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3D TV: Let’s Count The Ways

Feb. 3, 2010
Technology Editor Bill Wong checks out how HDTV will be delivering 3D.

Multiple methods can be used for 3D displays but most require some  form of glasses.

If you missed the plethora of 3D HDTV announcements at last month’s International Consumer Electronics Show (CES) in Las Vegas, then you weren’t watching your HDTV. Like it or not, 3D is going to be a big part of presentations, from football games to digital signage with 3D advertising.

There are a number of ways to implement 3D in addition to the real thing or holography. Several techniques can be implemented using flat-screen technology such as LCDs (see the figure).


Autostereoscopic displays don’t require the viewer to wear any eyewear. The magic is handled at the source using a film that bends the light so each eye views it differently. One way to do this is by implementing a lenticular lens filter film and backlight system (see “3M Film For Viewing 3D Films”).

This approach works best for a single viewer, making it ideal for mobile devices. But companies such as Samsung were demonstrating large LCDs at CES where half a dozen people could view 3D. These displays are primarily designed for digital signage, as quality depends upon the viewer’s position.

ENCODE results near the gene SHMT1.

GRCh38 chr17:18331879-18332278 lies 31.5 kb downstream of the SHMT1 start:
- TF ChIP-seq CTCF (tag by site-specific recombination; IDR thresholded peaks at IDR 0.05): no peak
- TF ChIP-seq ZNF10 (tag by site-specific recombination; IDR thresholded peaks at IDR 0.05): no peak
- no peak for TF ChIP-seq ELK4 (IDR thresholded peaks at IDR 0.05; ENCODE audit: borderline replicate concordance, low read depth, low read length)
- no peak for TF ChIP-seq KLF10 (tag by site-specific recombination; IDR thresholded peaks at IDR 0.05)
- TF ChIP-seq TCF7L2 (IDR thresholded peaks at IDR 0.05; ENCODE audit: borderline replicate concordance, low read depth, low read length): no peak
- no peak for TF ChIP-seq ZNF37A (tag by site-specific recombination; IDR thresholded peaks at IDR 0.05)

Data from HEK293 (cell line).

Anaglyphic 3D uses glasses like the classic red/cyan spectacles that used to be handed out at movie theaters. Images are filtered by color to separate the position of the items being viewed. It works because the brain combines the images from the left and right eye into a single image. A single frame normally combines both images, but it’s possible to alternate images just as other approaches do.


Nvidia’s 3D Vision is an example of an active polarization system designed for gaming. The viewer wears a pair of LCD shutter glasses. Frames for each eye are alternately displayed. An infrared transmitter sends a synchronization signal to the glasses, so one lens is opaque while the other is clear. The brain masks the flickering and merges the images into a 3D image. The viewable frame rate is half the display frame rate.


Passive polarization requires a special display covered by a polarized filter where every other line is polarized in a different direction. The polarized glasses allow each eye to see every other line. This cuts the resolution in half, but an HDTV display still looks very good.

Polarized displays are likely to be the mainstay for high-quality HDTV presentations. 3D has been around for quite a while. Samsung DLPs shipped with the feature built in, but there was little 3D content available except for games (see “3D Imaging: You’ve Just Got To See It”). This will change this year as major content providers promise 3D content to match the HDMI 3D standards that now exist.


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